My French Heaven

FOOD, PHOTOGRAPHY & JOIE DE VIVRE IN BORDEAUX, FRANCE

Category: Recipes

Stéphane’s salmon and hash brown club

Salmon and hash brown sandwich

I’ve always enjoyed people with multiple layers. Multiple layers of goodness that is. I feel the same about food. Taste constitutes the character of a dish, its DNA. But I feel that color and texture make up its personality; the reason why it may stand out.

One of my top five favorite dishes of all times is Peking Duck. The way the crunchy savory duck skin contrasts with the softness of the pancake and the sweetness of the hoisin sauce… I mean come on. If that’s not food porn at its best…

I wanted to find a way to achieve the same complexity in taste and texture last week for my Sunday lunch (or maybe it was the week before. Is salmon like pot? Does it kill your brain cells? I’m getting worried). So, yes, smoked salmon was the main ingredient. I went for a salmon and potato club sandwich and it was every bit as delicious (in it’s own way of course) as any great Peking Duck I had ever had on Stockton Street or in Soho (London) :0)

Salmon and hash brown sandwich

1. Peel, wash and grate raw potatoes. Do not wash them once grated.
2. Form a ball in your hands the size of a golf ball and flatten it. You need to end up with 1/3 of an inch patties
3. Sauté the potato patties i a little bit of oil over medium heat until they are golden brown on both sides
4. Wait for these hash browns type pancakes to cool down (on a grid so they don’t become soft) and build your sandwiches with one layer of hash browns, one layer of red onions, one layer of smoked salmon and so on. You can also add lettuce for color if you want. Avocado would hurt either.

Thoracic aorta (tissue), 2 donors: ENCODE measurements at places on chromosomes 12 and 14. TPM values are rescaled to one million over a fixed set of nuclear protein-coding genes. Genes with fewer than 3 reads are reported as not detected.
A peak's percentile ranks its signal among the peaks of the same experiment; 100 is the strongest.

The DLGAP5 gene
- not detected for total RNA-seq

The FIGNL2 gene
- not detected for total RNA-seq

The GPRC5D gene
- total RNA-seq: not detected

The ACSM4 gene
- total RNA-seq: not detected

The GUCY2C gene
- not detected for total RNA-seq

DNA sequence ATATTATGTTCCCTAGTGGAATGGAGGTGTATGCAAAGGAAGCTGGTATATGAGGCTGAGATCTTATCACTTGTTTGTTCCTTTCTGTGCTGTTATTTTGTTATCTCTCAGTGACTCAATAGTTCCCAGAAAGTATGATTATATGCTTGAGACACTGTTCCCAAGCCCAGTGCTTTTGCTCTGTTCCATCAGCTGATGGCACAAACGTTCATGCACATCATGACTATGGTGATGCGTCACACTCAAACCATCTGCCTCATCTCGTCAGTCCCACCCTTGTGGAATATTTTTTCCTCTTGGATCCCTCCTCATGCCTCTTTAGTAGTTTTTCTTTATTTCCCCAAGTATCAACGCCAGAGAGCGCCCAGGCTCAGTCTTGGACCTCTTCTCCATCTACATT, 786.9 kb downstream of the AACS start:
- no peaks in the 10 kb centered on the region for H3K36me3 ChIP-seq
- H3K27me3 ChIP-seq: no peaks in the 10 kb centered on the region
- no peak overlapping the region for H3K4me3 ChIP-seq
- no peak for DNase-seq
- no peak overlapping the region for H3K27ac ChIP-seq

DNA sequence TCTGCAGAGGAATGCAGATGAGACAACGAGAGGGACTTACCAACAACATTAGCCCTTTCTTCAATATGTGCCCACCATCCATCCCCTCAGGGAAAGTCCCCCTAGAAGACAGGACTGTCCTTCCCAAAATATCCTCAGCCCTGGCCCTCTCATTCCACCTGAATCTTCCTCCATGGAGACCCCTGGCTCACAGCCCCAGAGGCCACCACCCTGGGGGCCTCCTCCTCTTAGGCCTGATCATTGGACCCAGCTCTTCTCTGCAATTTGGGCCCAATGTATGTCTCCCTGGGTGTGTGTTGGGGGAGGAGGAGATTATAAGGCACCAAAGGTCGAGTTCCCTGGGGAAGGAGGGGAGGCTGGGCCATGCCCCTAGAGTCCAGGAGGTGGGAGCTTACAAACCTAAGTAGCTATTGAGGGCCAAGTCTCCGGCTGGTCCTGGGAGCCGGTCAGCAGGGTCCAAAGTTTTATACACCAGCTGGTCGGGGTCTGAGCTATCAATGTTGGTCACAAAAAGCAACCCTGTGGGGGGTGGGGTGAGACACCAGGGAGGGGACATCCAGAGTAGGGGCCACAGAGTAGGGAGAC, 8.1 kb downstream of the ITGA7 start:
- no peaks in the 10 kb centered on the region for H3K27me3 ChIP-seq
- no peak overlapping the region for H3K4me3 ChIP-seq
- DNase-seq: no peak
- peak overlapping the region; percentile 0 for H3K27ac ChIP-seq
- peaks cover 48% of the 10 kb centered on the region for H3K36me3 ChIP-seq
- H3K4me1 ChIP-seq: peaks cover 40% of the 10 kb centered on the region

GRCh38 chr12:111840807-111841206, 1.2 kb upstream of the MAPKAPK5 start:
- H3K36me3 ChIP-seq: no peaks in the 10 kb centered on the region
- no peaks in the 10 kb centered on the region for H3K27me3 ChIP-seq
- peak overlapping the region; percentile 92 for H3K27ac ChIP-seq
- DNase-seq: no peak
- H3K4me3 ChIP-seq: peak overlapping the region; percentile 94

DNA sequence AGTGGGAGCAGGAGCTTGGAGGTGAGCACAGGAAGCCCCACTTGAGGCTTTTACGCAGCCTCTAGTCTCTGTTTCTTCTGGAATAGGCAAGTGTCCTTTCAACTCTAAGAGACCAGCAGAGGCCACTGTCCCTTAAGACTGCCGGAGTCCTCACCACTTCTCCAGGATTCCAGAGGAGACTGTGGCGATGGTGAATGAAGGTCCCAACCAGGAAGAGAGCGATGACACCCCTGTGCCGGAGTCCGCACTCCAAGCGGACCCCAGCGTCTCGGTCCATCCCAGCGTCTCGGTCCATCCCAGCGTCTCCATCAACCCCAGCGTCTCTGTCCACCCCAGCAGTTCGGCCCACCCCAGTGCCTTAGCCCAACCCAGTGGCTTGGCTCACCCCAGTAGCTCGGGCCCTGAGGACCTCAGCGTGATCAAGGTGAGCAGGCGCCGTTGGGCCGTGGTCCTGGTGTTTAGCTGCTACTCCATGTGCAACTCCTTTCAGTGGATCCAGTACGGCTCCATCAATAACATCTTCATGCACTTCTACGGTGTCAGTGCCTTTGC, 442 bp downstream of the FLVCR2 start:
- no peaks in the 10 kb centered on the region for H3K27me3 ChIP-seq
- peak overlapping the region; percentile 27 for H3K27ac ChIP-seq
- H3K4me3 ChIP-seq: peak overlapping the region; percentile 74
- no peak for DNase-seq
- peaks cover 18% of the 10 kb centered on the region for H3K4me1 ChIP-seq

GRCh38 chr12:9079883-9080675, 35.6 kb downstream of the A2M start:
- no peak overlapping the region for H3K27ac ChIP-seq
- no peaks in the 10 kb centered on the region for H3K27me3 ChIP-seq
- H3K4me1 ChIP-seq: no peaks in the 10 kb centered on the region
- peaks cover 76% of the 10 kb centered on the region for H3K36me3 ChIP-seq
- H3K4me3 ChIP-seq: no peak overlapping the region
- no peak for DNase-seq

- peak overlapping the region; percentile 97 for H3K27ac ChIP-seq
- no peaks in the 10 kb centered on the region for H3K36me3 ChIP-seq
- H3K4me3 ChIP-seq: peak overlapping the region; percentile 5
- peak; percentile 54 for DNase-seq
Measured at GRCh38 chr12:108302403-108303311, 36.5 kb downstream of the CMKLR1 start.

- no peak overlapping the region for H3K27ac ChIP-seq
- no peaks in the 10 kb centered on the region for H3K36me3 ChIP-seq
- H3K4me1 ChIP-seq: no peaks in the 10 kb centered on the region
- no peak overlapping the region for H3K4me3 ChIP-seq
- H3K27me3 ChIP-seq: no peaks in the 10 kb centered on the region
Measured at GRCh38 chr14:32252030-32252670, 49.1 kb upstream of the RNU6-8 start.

5. Top the sandwich with heavy cream and salmon or trout eggs and maybe some fresh dill

Salmon and hash brown sandwich

It is really easy, not that expensive and looks very fancy… ENJOY!

Note: you may add black pepper for seasoning, but avoid adding salt as the salmon and trout eggs are already quite salty.

 

Of eggs, black truffles and my family tree…

Eggs with truffles

It seems that with every new recipe, I introduce yet another one of my grandmothers; and so today, I want to dedicate this post to my great-great-grandmother Petronille. She was born in our family farm in Dordogne in 1865. Funny to think that we had had the farm for 2 centuries already when she was born. Petronille and her husband (with her in the photo) had a few cows as well as sheep. The farm was (still is) surrounded by deep woods in which truffles grew below the centennial oaks and the chestnut trees. I don’t know if Petronille used a hog or a dog to find her truffles, that part of the story has been lost, but she was famous for making all sorts of fantastic truffle dishes. My great-grandfather whom I had the chance to know well (he passed when I was 10 at the age of 98), would tell wonderful tales of Petronille’s soft-boiled eggs with truffles. We called my great-grandfather “Papy”. He’s the man with the white hair and the beret in the photo. With him are my great-grandmother Manée who you already know and my grandmother on the right who passed 4 years ago at the tender age of 101…